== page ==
Smarter Machines, Dumber Operators

June 21, 2016
By George I. Seffers
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CBP needs big data technologies for the air and maritime domains.

Anyone walking into the Air and Marine Operations Center may at first be impressed with the numerous workstations, the big screens and live video flowing in from cameras mounted on planes and data flowing from a variety of sensors in the United States and elsewhere. But first impressions can be deceiving.

“There’s lots of data flowing in, but it still looks like 1969 in the NASA space center. That model hasn’t changed much,” said Tony Crowder, director of the Customs and Border Protection (CBP) Air and Marine Operations Center.

Crowder made the comments while serving on a CBP panel at the 2016 AFCEA Homeland Security Conference in Washington, D.C. He then asked the audience what an operations center should look like in an era of virtual reality. He stressed the need for smarter technologies, especially in the area of predictive analytics. “If you can build me a smarter machine, I can hire dumber operators.”

The operations center needs to continue to build its ability to “know what’s in our battlespace,” Crowder said. 

The operations center ingests data from “all types of sensors that allow us to see things moving in the air and maritime world,” he reported. In the air world, the operations center ingests data from “all the sensors available that allow us to see things moving,” including sensors in South America and Canada. “However, we do not have enough. Even though we have all that’s available in the air world, it’s still not enough for us to have domain awareness,” he said.

The ops center does not have access to as much data in the maritime domain, which is less regulated and more fragmented, he reported.

Additionally, the operations center deals with data from the top secret to the unclassified level, which presents challenges technology might help resolve. Crowder indicated he seeks solutions to help move data from “the top-secret side of our government” to a “border patrol agent who is out in a very difficult, tough situation” in a way that it makes sense to the agent. He also needs to be able to share data with national and international partners.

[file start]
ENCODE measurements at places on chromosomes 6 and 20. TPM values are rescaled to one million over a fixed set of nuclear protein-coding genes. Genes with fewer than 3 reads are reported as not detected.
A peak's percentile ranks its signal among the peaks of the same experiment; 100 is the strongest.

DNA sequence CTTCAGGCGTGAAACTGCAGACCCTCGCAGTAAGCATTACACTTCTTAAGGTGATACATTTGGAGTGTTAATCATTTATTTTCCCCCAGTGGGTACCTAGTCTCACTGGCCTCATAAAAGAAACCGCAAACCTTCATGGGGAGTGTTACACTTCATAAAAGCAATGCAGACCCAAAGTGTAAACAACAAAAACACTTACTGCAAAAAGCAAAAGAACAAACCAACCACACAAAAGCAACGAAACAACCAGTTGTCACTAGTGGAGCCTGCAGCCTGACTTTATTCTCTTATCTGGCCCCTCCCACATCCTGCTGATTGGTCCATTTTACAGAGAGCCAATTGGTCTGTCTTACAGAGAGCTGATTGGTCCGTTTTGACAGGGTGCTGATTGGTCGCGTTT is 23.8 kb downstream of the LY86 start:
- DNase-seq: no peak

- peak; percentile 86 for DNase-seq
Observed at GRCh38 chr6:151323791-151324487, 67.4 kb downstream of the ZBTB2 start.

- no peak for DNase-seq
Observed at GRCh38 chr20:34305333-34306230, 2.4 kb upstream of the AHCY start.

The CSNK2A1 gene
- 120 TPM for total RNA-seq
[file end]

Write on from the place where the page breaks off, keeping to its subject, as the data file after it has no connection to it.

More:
The Air and Marine Operations Center is a law enforcement entity focused on noncommercial air and maritime activities. Its personnel work closely with the Defense Department in large part because it is often unclear whether an event requires a homeland security or military response. “The problem is that it looks the same in the beginning. We don’t really know if that aircraft approaching our air borders is a defense issue or a security issue,” Crowder pointed out. “We are intimate with NORAD, NorthCom, First Air Force. Our operations centers and their operations centers are intimately tied, and we coordinate our responses every day.”

The center tracks about 85,000 objects at any given moment and reacts in some way to about 500,000 aircraft. That could include everything from an initial interrogation to coordinating a meeting with law enforcement agents.  

Still, he identified the ability to monitor “low-level aerial movement” as a technological shortfall. “There are places where we have very good low-level coverage, where we have things like a tethered aerostat radar system, but there are other places where we don’t have things like that,” he said. Low observables can include “ultralight aircraft” and hang gliders, but it could also include a 747. “It could be John Travolta,” Crowder said.

The air domain continues to grow more complicated, he indicated. He said just this week he received an email that the Federal Aviation Administration had certified what he described as “flying dune buggies.”

“Our threat set is pretty broad, but what are these flying dune buggy things? We have to figure that out,” he said.

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